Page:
How contractors will fare under contentious IHT reforms
Contractors who aren’t parents or grandparents may be unfazed by scary headlines about an incoming ‘clampdown on the use of multiple trusts to avoid inheritance tax,’ but three potential areas of their financial plans could be hit, writes Gerry Brown, manager of tax and trusts at Prudential.
Before getting to this trio, some background on inheritance tax (IHT) – perhaps the most emotive of the UK taxes – needs consideration, not least because it is normally IR35, and not IHT, that dominates contractors’ tax thoughts.
Individuals are upset by the notion that having paid taxes throughout their working lifetime, their families effectively suffer a stinging charge on death. Worse still is the realisation that IHT is calculated on the value of assets owned by an individual on death; including that most cherished of assets -- the family home.
But is this an accurate picture? In 2014-15 it is estimated that 35,611 deaths will result in an IHT charge, up from 26,337 in 2013-14. So this appears to be a tax that impacts only a tiny minority of UK families, albeit an increasing one.
How does IHT work?
Inheritance tax is levied on:
- the assets (less deductible liabilities) transferred on death (known as “the estate”);
- gifts made in the 7 years before death;
- gifts made at any time, when the individual who made the gift continues to benefit from the gifted asset;
- gifts by individuals to most trusts.
For property in trusts, there is a charge on the tenth anniversary of the creation of the trust and every subsequent tenth anniversary. Assets transferred out to trust beneficiaries are also subject to a charge.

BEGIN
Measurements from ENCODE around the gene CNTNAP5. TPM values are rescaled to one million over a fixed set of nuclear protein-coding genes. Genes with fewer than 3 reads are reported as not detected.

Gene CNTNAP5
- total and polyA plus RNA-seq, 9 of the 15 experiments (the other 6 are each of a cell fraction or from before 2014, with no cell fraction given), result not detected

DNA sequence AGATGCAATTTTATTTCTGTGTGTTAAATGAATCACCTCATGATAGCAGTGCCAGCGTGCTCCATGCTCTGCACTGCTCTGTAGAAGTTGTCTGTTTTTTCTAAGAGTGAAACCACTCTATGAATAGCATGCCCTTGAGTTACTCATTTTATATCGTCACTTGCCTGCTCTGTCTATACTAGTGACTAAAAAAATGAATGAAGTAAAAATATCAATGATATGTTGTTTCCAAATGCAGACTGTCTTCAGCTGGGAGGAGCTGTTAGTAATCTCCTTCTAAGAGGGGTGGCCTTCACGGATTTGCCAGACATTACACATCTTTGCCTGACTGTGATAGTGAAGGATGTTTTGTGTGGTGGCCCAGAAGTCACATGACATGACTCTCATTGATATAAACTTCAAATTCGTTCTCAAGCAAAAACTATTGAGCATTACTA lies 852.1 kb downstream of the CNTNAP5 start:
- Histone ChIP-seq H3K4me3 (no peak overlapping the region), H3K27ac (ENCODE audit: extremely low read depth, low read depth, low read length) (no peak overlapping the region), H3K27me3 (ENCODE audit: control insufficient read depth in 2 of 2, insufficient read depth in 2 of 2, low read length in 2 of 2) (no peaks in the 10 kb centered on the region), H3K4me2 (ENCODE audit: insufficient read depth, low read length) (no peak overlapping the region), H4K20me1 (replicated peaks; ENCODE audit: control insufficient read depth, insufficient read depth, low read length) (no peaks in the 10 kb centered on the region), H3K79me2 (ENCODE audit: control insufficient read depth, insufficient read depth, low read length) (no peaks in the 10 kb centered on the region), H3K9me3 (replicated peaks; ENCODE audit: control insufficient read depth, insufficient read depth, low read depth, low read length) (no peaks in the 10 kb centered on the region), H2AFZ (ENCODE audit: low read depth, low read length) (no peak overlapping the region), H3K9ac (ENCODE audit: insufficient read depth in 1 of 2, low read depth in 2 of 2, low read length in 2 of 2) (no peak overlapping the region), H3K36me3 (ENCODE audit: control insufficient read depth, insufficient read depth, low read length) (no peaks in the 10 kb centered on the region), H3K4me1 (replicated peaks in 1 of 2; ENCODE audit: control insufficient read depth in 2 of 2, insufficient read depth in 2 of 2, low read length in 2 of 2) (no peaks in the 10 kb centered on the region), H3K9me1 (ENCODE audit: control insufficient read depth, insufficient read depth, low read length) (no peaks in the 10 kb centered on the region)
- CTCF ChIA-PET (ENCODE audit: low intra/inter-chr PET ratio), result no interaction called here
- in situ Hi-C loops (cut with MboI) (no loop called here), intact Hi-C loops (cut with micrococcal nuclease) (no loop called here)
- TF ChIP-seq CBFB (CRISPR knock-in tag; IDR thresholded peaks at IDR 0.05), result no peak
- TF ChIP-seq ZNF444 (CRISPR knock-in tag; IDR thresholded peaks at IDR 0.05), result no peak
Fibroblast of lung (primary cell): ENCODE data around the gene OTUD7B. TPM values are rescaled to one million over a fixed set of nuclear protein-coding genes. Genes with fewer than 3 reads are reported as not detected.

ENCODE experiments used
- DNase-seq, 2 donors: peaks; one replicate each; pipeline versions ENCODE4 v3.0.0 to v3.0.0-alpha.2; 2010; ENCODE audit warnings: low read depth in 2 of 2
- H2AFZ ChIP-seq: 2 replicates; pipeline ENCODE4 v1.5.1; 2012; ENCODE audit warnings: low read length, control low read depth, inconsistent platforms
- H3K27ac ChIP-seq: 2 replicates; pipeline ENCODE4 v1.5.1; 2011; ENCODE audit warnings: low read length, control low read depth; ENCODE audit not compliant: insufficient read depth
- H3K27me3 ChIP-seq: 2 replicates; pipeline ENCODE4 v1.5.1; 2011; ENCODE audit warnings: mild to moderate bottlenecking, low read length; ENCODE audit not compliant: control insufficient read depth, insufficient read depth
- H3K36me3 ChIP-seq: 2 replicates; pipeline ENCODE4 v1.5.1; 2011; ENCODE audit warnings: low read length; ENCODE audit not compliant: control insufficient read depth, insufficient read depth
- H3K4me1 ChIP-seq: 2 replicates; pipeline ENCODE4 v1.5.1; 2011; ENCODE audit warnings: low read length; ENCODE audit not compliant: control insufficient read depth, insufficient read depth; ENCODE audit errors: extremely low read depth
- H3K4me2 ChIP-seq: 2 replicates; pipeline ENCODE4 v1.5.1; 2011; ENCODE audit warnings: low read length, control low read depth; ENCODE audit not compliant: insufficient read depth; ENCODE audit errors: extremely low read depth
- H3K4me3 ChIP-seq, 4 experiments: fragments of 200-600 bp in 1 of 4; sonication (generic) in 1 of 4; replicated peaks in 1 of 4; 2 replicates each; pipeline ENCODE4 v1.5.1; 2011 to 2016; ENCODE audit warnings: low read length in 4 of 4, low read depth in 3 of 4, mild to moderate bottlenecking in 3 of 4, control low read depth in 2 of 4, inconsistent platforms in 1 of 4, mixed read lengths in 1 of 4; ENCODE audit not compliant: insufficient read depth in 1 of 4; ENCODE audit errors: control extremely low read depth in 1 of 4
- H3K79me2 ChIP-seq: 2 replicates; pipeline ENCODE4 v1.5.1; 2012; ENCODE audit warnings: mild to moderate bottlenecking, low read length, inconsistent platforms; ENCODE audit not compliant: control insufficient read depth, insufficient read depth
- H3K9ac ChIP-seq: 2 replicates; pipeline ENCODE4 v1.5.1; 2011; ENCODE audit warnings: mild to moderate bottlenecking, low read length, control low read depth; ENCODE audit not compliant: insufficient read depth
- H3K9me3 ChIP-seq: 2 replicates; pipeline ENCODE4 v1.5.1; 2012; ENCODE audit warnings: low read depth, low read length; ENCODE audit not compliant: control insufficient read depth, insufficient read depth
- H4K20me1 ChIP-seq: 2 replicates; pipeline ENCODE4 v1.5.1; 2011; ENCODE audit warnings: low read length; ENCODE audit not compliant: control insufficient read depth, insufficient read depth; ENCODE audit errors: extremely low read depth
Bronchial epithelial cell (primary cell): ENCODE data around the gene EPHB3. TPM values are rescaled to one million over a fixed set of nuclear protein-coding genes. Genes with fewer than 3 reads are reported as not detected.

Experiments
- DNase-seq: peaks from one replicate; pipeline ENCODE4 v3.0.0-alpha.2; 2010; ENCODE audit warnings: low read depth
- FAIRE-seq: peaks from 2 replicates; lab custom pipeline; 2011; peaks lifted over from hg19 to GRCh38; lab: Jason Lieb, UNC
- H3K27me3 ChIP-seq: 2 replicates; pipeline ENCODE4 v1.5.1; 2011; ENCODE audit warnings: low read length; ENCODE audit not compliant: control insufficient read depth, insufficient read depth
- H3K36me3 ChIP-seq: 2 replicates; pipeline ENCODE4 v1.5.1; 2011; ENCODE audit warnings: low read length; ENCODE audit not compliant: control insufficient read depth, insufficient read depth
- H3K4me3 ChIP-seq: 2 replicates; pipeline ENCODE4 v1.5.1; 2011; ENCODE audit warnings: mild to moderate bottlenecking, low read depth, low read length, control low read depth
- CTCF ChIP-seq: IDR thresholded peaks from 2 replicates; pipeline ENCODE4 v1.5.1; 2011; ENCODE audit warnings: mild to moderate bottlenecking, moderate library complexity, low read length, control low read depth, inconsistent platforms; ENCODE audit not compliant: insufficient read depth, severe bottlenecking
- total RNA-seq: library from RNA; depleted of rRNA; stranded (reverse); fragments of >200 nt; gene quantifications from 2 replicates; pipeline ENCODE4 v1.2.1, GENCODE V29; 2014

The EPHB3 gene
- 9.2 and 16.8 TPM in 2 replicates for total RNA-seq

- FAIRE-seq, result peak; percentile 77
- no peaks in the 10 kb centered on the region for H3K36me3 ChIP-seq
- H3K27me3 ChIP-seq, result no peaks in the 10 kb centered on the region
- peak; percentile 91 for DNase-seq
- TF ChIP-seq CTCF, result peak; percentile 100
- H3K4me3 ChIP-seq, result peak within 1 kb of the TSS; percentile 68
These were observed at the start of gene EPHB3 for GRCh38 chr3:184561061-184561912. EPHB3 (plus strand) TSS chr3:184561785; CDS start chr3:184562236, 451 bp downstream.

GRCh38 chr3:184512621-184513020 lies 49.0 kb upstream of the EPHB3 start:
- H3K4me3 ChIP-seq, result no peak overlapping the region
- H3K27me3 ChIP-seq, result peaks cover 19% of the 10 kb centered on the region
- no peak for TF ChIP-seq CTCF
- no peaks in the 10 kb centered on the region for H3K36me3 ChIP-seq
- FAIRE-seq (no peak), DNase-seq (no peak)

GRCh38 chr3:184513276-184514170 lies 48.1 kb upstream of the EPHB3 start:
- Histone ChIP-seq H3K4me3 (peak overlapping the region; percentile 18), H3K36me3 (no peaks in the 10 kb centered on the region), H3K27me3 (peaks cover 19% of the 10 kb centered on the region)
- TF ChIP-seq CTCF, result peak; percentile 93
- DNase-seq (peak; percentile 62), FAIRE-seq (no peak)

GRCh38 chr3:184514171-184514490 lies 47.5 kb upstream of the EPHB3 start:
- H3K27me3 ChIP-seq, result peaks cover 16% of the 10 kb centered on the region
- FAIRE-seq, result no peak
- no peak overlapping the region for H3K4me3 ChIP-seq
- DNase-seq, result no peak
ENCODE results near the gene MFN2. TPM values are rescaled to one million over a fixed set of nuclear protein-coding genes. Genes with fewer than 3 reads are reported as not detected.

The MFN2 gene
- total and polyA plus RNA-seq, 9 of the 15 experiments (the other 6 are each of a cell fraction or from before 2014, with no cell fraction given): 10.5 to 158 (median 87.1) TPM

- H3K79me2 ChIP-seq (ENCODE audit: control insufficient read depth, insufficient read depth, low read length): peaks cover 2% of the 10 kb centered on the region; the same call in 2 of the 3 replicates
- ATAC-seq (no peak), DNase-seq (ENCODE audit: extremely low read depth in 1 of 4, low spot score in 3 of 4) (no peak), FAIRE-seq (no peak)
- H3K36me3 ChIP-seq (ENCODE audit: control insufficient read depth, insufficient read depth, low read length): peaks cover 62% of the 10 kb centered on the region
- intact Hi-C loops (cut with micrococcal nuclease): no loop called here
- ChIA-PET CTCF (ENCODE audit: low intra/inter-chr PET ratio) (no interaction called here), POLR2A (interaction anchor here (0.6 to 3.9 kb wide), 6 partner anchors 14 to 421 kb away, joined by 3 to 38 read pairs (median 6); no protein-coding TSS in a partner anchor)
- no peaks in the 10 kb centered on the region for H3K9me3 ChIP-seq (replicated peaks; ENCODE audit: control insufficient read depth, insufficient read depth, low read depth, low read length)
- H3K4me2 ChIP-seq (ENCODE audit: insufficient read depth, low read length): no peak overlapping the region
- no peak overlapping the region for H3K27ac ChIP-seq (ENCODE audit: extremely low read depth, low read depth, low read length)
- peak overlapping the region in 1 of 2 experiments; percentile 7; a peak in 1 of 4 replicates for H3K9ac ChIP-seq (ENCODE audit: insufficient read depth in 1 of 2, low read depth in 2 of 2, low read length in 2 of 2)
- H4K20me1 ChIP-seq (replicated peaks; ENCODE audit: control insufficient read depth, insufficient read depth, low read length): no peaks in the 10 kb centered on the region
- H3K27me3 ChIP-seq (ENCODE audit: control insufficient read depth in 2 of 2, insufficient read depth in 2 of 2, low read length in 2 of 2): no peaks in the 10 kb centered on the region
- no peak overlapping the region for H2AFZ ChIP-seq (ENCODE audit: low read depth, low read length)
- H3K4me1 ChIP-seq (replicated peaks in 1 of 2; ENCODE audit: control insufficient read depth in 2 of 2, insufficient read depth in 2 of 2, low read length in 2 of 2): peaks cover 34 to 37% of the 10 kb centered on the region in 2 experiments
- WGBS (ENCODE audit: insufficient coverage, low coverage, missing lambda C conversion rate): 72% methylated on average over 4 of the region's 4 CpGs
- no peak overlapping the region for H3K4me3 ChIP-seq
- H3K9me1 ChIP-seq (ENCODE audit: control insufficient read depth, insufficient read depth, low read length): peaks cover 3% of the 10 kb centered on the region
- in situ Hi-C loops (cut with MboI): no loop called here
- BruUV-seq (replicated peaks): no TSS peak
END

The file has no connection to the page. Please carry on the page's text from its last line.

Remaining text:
The current IHT code has a panoply of exemptions and reliefs which offer opportunities to the tax planner.
Currently the first £325,000 of net wealth (known as the nil rate band) is taxed at 0% and the balance at 40%. (A rate of 36% may be available where at least 10% of the estate passes to charity.) The unused proportion of a nil rate band can be transferred to a spouse thus meaning that a family can avail of a combined nil rate band of £650,000.
Impact on contractors
From a contractor’s viewpoint, the IHT code offers a very generous relief for business owners; sole traders, partners and most importantly shareholders in a trading company. The current rate of relief is 100% This means that in effect shares in trading contracting companies don’t attract IHT.
However at some point the contractor will retire, his or her company will cease trading and business relief will be “lost”. The value of the company – perhaps extracted via dividends; perhaps the proceeds of a voluntary liquidation, will be in the owner’s estate and liable to IHT.
Where trusts come in
One of the principal strategies in IHT planning is to reduce the estate – the amount on which the tax is charged.
The ‘easy’ way to achieve this is to make gifts to “desired beneficiaries” – children, grandchildren, financial dependents. While this is fine from a tax viewpoint (the gifts will be fully exempt after seven years) it may have unwanted consequences. The recipient might waste the money; might become bankrupt; might make an unsuitable marriage (very Jane Austen!); might have dependency issues.